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Simultaneous Pooled Auctions

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  • Menezes, Flavio M
  • Monteiro, Paulo Klinger

Abstract

Suppose a seller wants to sell k similar or identical objects and there are n greater than k potential buyers. Suppose that each buyer wants only one object. In this case, we suggest the use of a simultaneous auction that would work as follows. Players are asked to submit sealed bids for one object. The individual with the highest bid chooses an object first; the individual with the second-highest bid chooses the next object; and this process continues until the individual with the kth highest bid receives the last object. Each individual pays the equivalent to his other bid. When objects are identical, we show that the proposed auction generates the same revenue as a first-price sealed-bid sequential auction. When objects are perfectly correlated, there is no known solution for sequential auctions, whereas we can characterize bidding strategies in the proposed auction. Moreover, the proposed auction is optimal (given an appropriately chosen reserve price), and it may be easier and cheaper to run than a sequential auction. Copyright 1998 by Kluwer Academic Publishers

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Bibliographic Info

Article provided by Springer in its journal Journal of Real Estate Finance & Economics.

Volume (Year): 17 (1998)
Issue (Month): 3 (November)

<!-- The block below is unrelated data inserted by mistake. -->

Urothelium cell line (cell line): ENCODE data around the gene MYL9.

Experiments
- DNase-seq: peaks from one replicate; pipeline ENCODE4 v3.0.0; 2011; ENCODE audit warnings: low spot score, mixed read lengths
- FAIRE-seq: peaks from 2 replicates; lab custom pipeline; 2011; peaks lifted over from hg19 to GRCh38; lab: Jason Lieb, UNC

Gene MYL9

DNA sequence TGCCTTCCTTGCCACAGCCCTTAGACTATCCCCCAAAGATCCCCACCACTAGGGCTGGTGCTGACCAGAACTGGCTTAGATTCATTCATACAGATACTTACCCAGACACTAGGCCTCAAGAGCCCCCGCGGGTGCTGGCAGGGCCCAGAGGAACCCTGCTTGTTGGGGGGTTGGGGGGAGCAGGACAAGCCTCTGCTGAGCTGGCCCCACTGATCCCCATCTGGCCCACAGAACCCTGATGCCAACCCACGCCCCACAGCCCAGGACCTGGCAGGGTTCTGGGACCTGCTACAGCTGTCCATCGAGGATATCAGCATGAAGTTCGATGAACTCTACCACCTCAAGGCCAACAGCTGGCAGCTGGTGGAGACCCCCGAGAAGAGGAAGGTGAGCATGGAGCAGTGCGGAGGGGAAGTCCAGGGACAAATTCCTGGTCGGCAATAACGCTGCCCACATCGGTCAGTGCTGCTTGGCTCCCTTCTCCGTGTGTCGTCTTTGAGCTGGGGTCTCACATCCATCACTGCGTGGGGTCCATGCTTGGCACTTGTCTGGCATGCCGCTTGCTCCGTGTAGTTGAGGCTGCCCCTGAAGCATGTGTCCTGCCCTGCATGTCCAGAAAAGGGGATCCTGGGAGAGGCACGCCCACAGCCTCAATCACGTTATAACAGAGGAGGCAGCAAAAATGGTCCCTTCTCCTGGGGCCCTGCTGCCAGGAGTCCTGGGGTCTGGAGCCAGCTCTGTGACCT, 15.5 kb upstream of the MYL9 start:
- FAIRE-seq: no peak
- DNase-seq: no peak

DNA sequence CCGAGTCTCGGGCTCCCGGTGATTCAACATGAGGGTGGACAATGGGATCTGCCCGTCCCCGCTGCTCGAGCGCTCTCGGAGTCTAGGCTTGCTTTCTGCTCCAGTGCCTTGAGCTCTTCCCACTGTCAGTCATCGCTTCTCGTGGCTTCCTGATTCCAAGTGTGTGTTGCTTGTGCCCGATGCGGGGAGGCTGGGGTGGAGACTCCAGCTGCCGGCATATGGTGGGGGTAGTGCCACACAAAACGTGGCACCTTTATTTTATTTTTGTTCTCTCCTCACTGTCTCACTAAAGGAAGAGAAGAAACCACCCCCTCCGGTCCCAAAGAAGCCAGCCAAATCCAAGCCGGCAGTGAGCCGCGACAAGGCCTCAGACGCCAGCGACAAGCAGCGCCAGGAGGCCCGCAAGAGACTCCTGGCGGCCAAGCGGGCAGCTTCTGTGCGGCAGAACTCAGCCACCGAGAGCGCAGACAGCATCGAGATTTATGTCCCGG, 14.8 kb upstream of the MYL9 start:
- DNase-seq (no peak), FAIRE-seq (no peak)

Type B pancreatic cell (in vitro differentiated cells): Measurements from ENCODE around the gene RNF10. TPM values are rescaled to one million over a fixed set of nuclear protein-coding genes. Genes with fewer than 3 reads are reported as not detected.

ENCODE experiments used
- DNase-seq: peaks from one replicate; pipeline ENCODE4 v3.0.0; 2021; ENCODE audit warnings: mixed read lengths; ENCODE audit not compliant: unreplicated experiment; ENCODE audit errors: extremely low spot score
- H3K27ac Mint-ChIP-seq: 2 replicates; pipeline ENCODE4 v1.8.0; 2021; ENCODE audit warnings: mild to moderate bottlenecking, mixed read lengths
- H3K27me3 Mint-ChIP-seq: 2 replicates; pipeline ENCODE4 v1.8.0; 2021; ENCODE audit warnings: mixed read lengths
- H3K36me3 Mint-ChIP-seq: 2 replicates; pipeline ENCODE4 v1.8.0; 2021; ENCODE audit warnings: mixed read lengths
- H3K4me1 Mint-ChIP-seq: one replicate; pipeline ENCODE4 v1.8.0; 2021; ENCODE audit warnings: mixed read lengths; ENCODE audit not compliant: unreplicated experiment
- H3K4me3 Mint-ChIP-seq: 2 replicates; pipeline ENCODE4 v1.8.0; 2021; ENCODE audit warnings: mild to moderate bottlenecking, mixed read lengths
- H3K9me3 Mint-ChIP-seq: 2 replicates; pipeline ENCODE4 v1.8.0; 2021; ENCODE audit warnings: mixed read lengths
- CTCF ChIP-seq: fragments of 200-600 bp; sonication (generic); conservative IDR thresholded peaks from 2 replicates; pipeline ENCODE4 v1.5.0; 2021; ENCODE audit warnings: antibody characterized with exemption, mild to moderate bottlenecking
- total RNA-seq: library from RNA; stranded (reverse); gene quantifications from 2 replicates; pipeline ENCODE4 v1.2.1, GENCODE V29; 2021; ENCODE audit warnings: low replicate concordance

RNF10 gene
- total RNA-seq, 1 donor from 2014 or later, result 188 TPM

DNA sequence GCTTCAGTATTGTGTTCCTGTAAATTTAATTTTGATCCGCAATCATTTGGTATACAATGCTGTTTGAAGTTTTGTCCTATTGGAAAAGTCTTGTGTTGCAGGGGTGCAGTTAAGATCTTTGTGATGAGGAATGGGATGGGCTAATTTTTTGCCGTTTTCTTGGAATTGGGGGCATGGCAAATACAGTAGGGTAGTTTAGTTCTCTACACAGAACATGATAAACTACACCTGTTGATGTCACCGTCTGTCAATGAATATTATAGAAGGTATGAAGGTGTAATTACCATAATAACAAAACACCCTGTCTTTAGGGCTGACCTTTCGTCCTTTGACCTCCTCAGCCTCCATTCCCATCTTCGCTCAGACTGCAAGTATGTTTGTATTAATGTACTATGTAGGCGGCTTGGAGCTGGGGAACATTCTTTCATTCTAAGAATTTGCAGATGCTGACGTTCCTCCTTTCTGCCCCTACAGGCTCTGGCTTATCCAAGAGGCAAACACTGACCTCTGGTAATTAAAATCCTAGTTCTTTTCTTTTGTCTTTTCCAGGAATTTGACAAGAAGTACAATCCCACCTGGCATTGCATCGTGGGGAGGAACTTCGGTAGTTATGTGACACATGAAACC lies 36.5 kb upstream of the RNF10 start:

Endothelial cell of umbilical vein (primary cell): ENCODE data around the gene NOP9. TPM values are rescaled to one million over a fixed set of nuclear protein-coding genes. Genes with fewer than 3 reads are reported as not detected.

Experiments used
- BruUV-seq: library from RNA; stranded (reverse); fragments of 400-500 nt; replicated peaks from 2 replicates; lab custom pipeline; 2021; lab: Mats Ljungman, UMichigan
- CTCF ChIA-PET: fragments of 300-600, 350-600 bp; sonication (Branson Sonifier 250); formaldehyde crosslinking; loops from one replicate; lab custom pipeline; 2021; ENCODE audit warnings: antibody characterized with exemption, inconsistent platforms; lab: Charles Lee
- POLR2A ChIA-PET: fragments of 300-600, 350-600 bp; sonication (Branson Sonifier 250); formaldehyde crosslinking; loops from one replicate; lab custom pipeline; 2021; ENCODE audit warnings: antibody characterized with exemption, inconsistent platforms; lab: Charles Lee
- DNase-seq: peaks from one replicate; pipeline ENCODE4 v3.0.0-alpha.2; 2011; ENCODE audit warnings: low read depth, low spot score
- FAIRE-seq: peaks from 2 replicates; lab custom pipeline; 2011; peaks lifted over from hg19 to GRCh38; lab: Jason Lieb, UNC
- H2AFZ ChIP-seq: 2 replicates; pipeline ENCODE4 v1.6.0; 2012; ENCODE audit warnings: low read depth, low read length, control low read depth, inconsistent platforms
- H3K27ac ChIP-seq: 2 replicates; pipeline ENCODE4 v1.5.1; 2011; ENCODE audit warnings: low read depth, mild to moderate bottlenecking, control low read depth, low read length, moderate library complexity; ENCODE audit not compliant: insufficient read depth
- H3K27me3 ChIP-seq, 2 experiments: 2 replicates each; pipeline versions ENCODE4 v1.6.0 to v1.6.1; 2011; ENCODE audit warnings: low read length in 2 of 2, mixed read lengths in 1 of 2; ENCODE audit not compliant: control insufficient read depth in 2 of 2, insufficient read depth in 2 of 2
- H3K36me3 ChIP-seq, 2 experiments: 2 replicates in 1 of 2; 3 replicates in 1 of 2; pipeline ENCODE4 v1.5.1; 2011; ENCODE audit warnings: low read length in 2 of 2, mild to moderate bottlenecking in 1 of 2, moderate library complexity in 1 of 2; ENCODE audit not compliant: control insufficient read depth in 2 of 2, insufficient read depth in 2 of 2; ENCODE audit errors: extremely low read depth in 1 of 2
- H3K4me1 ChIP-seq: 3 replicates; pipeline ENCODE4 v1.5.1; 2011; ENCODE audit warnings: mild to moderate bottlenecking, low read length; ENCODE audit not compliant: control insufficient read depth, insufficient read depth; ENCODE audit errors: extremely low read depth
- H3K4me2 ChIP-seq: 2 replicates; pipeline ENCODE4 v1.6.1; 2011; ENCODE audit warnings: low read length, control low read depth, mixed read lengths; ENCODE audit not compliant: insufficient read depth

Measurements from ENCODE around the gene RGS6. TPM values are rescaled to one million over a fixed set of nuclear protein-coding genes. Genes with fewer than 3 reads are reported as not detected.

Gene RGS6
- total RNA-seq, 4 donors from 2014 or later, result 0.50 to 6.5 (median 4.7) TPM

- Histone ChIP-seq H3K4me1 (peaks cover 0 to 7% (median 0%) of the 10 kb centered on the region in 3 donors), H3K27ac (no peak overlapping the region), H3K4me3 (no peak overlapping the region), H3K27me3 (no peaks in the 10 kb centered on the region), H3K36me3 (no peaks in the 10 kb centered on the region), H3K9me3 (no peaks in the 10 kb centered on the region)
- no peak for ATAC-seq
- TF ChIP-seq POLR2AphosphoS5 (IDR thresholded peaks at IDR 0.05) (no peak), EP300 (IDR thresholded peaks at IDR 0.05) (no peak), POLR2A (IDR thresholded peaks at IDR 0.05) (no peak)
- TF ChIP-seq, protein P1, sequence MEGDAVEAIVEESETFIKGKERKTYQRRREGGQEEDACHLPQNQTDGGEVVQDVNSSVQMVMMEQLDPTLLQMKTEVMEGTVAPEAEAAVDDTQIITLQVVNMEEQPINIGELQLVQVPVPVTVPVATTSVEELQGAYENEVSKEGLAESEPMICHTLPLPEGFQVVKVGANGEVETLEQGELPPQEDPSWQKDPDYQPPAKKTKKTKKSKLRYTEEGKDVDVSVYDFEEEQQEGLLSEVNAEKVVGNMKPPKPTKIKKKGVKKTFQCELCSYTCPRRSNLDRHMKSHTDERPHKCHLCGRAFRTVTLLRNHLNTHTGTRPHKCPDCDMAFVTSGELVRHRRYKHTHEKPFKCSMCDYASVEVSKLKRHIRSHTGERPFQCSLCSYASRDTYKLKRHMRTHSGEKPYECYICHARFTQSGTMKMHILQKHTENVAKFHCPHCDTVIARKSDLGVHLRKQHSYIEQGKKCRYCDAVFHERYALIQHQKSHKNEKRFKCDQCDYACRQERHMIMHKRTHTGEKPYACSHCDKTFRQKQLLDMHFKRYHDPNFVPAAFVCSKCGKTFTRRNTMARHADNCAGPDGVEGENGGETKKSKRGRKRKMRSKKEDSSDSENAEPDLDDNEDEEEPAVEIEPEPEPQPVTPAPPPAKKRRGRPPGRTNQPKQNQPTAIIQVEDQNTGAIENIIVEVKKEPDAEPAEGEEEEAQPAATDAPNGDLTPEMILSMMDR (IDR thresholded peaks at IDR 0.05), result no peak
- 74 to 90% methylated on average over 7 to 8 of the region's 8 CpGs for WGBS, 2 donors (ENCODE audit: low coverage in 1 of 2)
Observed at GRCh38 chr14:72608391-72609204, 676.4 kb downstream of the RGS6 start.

Pages: 219-32

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Handle: RePEc:kap:jrefec:v:17:y:1998:i:3:p:219-32

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Web page: http://www.springerlink.com/link.asp?id=102945

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  1. Mayer Christopher J., 1995. "A Model of Negotiated Sales Applied to Real Estate Auctions," Journal of Urban Economics, Elsevier, vol. 38(1), pages 1-22, July.
  2. Fl. Menezes & P.K.Monteiro, 1994. "Sequential Asymmetric Auctions With Endogenous Participation," Microeconomics 9402001, EconWPA, revised 09 Jun 1994.
  3. repec:att:wimass:9215 is not listed on IDEAS
  4. Gale Ian L. & Hausch Donald B., 1994. "Bottom-Fishing and Declining Prices in Sequential Auctions," Games and Economic Behavior, Elsevier, vol. 7(3), pages 318-331, November.
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Cited by:
  1. Kfir Eliaz, 2003. "Creating competition out of thin air: Market thickening and right-to-choose auctions," Theory workshop papers 658612000000000047, UCLA Department of Economics.
  2. Burguet, Roberto, 2007. "Right to choose in oral auctions," Economics Letters, Elsevier, vol. 95(2), pages 167-173, May.
  3. Maarten C.W. Janssen & Vladimir A. Karamychev & Emiel Maasland, 2008. "Simultaneous Pooled Auctions with Multiple Bids and Preference Lists," Tinbergen Institute Discussion Papers 08-034/1, Tinbergen Institute.
  4. Page Jr., Frank H., 1998. "Existence of optimal auctions in general environments," Journal of Mathematical Economics, Elsevier, vol. 29(4), pages 389-418, May.
  5. Salmon, Timothy C. & Iachini, Michael, 2007. "Continuous ascending vs. pooled multiple unit auctions," Games and Economic Behavior, Elsevier, vol. 61(1), pages 67-85, October.
  6. Maarten C.W. Janssen & Vladimir A. Karamychev & Emiel Maasland, 2008. "Simultaneous Pooled Auctions with Multiple Bids and Preference Lists," Tinbergen Institute Discussion Papers 08-034/1, Tinbergen Institute.
  7. Juan Feng, 2004. "Optimal Allocation Mechanisms When Bidders Ranking for the objects is common," Econometric Society 2004 North American Summer Meetings 545, Econometric Society.
  8. Sander Renes, 2011. "Balancing the Bids, Solutions for Unit Price Auctions," Tinbergen Institute Discussion Papers 11-047/1, Tinbergen Institute.
  9. Eliaz, Kfir & Offerman, Theo & Schotter, Andrew, 2008. "Creating competition out of thin air: An experimental study of right-to-choose auctions," Games and Economic Behavior, Elsevier, vol. 62(2), pages 383-416, March.

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